A quick bit on food sensitivities
My (previous) roommate, who works in the health industry, always says “you don’t know how bad you feel until you feel better.” Most people aren’t feeling their best as a repercussion of something they’re eating causing a food sensitivity reaction. Sensitivity is commonly confused with allergy, which aren’t one and the same.
I initially became interested in this concept after my last bodybuilding show. Being so lean, I became way more clued into what made my body look (and thus react) in a different way. I noticed yogurt gave me small, pink raised bumps on my triceps and whey protein made me look puffy. I later discovered this was a casein sensitivity.
Sensitivities prompt a less urgent response and instead cause side effects that are more subtle and delayed, but impact quality of life just the same; things like mild skin reactions, fatigue, headaches, congestion, digestive issues, stomach aches, bloating, and so on. Many people never get tested for their sensitivities (it’s a pretty pricey exam), and end up medicating to alleviate symptoms, live with them or don’t realize how much they’re being affected throughout their entire life. For example, waking up congested each morning may not be something that’s just “normal for you”, or needs to be treated with a morning dose of over the counter allergy medicine. Rather, it could be the spoonful of peanut butter you eat each night or the glass of nonfat milk at dinner.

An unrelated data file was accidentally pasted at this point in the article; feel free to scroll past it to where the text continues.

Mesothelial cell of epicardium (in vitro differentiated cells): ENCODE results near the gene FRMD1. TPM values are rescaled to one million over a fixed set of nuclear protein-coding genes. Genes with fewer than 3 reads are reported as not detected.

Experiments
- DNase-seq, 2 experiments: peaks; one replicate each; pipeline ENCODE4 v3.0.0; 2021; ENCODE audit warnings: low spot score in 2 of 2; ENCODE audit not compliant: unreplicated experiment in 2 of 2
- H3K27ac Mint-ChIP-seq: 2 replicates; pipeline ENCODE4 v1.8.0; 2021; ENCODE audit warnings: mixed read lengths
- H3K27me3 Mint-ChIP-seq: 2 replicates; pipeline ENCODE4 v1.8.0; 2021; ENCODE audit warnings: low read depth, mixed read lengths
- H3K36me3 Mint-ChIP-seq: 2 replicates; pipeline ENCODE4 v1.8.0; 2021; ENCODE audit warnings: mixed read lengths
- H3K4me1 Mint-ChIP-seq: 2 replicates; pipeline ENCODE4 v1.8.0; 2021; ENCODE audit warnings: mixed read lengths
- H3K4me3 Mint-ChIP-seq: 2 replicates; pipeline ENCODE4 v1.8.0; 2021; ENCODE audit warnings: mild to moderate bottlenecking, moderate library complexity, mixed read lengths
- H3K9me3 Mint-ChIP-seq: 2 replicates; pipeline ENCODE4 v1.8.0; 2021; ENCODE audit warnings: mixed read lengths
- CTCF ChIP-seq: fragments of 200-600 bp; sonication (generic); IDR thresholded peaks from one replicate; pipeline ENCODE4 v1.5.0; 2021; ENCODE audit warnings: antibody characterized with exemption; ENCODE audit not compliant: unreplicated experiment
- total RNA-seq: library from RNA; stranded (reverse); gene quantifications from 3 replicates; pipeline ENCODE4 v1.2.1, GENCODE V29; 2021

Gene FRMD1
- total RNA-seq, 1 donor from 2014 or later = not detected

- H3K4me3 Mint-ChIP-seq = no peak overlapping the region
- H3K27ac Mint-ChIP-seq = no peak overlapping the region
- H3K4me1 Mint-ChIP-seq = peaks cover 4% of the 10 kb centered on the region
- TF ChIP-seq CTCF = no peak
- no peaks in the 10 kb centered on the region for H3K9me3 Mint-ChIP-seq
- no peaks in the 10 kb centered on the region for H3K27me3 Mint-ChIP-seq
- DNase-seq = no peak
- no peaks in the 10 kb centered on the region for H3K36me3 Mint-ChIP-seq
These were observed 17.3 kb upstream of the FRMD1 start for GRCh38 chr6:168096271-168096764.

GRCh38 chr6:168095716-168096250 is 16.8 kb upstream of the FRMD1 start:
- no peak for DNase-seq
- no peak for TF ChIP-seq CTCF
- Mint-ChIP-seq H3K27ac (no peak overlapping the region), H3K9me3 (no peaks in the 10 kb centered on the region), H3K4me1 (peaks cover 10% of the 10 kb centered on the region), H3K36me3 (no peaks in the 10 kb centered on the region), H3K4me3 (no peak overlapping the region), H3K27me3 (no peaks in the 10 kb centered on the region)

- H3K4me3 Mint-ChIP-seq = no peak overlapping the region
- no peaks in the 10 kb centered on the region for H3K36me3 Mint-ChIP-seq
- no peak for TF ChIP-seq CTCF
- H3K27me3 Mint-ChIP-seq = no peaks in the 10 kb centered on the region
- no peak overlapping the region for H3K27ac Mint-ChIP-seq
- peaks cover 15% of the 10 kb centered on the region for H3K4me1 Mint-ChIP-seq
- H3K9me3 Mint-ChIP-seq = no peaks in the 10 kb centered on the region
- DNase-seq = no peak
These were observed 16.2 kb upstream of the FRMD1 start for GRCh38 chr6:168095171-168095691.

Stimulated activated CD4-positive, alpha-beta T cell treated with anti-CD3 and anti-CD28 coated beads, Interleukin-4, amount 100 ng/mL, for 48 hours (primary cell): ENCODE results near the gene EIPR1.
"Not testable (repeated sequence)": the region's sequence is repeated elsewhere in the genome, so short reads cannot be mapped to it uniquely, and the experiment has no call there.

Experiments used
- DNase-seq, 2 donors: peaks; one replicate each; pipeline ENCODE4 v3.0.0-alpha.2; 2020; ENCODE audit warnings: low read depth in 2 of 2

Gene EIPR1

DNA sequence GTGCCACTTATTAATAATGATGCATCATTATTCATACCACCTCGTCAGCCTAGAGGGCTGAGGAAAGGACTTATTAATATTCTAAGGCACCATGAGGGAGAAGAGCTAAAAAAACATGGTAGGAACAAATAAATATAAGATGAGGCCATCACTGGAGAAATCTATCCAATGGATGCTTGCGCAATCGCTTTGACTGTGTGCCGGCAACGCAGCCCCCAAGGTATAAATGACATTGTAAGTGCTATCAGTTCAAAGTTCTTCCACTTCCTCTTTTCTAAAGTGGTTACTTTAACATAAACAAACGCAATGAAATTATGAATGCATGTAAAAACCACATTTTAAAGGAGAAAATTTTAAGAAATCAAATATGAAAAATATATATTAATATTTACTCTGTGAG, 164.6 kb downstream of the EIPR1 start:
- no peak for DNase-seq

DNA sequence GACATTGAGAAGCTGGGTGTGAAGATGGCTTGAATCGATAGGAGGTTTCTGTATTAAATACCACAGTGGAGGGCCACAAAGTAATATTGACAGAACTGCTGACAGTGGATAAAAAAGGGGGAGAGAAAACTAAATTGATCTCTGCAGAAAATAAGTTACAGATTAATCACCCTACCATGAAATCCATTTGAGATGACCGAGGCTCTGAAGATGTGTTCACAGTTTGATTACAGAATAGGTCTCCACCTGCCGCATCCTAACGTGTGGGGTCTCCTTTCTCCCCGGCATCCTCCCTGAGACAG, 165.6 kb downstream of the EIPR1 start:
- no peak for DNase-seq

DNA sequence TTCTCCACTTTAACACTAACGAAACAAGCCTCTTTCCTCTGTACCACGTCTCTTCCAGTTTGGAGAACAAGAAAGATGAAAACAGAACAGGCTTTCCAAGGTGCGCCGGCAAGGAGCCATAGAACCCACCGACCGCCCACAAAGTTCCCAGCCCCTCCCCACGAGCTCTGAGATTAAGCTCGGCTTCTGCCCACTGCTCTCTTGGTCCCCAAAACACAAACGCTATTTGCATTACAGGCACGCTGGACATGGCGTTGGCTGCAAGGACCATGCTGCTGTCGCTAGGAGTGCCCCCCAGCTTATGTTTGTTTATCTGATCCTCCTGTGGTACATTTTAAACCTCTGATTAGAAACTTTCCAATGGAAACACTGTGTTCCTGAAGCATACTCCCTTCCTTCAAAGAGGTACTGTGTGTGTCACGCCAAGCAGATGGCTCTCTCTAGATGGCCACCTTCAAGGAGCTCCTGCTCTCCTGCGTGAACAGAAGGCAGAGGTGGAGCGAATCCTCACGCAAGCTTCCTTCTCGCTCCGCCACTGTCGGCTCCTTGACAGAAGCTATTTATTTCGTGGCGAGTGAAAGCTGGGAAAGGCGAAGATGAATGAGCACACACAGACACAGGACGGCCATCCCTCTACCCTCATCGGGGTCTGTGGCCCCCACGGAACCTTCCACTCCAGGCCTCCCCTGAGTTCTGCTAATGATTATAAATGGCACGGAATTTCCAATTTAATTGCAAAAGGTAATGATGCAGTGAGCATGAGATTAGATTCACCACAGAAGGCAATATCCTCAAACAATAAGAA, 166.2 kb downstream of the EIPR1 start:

When people eliminate foods that trigger sensitivity reactions, they will often think clearer than they realized was even possible. Similarly, physical changes may become apparent, such as a huge decrease in water-retention or bloating by removing whichever food was causing you trouble from your diet.
When I got my CrossFit Level 1 certificate, we spent a solid amount of time discussing nutrition and how it impacts how you feel, both in and outside of the gym. The suggestion given by the host of that session, Nuno Costa (such a great speaker!), was to eliminate all possible ingredients that would cause a food sensitivity from your diet, and then add them back in slowly one at a time (that’s key for this to work) to see if any of them are effecting you at all. Like I said, there is a blood test you can have done by a local lab to find this information out as well, but this method is a little easier on the wallet (and a rather cool experiment, don’t you think?).
Here are things you should eliminate from your diet to perform this test yourself:
wheat and/or gluten
tree nuts (almonds, cashews, walnuts, etc.)
preservatives or additives
Take these things out of your regular diet and once you’ve done it for a week or so, you can add your favorite products back in slowly for a more powerful look at if or how it’s impacting you. Cheers to feeling good!